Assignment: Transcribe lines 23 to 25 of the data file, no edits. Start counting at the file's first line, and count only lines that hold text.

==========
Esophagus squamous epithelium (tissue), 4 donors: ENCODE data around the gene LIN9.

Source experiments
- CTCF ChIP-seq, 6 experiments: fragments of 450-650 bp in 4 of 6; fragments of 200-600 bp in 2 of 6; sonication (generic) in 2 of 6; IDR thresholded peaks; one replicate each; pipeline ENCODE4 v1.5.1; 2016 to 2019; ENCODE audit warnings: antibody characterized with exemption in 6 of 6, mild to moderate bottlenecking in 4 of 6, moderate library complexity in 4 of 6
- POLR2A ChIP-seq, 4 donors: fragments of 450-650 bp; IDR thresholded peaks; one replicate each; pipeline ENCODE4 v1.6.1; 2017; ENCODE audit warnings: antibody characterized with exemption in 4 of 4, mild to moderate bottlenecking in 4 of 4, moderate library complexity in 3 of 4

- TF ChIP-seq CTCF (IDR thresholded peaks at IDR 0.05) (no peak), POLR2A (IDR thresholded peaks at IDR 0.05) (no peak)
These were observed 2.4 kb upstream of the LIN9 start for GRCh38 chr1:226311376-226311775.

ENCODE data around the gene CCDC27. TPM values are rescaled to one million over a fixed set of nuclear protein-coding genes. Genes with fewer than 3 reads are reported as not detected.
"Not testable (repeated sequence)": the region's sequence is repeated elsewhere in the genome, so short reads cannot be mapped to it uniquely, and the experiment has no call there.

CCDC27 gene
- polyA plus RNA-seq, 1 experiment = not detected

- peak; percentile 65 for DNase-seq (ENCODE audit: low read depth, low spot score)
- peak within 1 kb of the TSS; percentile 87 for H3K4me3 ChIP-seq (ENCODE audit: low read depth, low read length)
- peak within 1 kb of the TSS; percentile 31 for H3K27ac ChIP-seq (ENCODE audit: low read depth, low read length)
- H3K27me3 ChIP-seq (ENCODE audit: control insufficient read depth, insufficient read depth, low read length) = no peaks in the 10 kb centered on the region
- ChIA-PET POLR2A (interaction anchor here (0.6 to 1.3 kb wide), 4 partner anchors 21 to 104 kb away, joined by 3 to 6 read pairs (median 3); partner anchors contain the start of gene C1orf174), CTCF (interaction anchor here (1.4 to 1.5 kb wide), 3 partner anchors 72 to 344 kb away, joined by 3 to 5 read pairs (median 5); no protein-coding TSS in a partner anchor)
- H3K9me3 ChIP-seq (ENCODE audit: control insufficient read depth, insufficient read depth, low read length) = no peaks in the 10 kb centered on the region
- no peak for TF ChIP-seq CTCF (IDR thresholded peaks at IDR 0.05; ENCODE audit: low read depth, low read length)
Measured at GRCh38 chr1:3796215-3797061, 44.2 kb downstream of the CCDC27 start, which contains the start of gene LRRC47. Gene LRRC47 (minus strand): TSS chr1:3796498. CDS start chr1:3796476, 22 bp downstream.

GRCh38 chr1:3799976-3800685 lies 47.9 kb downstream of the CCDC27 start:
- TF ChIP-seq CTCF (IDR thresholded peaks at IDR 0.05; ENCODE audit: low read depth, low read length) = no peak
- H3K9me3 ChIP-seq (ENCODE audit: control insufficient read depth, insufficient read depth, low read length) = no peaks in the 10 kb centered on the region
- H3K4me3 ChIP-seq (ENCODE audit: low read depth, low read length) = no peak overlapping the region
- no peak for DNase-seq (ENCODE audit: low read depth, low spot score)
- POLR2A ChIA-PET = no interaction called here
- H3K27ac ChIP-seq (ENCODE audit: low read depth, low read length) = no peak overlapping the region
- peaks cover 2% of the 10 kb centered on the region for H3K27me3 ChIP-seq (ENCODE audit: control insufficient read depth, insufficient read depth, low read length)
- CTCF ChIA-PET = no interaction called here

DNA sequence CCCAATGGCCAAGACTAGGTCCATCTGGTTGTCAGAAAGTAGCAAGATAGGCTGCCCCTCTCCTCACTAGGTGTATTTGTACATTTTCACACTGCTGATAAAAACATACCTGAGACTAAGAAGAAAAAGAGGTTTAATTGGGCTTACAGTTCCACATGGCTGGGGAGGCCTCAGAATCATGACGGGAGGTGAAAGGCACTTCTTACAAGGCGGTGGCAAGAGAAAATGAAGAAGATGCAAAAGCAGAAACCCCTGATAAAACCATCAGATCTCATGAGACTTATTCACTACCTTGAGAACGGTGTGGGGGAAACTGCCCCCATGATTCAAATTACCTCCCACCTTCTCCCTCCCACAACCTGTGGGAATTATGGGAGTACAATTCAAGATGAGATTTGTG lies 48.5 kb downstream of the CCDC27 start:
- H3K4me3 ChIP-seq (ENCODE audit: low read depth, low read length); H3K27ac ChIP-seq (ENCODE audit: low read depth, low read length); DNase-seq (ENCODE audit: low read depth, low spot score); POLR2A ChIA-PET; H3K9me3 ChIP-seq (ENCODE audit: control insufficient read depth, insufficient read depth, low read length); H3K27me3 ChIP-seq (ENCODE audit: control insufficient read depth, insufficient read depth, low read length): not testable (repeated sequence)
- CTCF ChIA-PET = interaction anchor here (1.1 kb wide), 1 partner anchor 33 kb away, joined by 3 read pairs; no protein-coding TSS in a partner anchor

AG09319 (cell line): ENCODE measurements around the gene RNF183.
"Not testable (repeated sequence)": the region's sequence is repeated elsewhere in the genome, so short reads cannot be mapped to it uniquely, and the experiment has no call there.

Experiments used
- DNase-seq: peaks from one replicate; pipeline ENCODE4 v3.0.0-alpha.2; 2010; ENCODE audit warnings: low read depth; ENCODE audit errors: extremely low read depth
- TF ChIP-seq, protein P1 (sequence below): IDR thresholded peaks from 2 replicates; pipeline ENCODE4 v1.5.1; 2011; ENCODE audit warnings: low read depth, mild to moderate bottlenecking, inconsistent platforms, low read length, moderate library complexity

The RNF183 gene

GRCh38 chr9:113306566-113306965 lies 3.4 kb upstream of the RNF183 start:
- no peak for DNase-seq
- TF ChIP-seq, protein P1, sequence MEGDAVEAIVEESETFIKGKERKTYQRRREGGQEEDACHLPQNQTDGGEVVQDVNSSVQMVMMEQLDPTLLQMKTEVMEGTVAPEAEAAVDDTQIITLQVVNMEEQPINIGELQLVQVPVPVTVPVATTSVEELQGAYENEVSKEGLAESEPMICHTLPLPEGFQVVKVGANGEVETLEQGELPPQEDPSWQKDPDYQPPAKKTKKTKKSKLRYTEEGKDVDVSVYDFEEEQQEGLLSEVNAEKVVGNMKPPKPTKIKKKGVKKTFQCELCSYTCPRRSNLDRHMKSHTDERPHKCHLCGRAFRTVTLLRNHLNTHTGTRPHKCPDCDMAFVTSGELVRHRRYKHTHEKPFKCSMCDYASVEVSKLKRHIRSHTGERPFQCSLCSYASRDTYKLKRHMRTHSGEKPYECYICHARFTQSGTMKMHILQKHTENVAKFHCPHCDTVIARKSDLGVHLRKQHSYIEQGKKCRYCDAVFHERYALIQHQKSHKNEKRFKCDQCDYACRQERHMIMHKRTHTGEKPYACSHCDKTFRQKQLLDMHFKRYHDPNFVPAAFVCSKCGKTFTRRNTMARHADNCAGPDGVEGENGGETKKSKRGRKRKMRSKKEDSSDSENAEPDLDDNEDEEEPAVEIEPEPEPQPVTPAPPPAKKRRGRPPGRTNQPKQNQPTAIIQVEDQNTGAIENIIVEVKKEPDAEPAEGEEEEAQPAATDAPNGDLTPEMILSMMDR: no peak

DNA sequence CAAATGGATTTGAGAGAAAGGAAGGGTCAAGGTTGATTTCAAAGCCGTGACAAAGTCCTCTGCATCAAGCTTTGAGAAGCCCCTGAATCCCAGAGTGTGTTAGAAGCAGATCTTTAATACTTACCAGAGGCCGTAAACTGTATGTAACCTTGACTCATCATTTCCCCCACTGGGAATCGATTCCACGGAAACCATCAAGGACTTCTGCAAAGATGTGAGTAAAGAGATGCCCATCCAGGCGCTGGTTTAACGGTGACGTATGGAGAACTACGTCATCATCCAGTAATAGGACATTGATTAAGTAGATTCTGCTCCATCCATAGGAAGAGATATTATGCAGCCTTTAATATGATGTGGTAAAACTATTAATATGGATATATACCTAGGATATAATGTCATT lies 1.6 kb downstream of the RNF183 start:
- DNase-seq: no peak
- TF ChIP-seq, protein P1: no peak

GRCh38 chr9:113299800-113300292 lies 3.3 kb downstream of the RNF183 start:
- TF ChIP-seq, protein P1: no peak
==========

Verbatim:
- no peak for DNase-seq (ENCODE audit: low read depth, low spot score)
- POLR2A ChIA-PET = no interaction called here
- H3K27ac ChIP-seq (ENCODE audit: low read depth, low read length) = no peak overlapping the region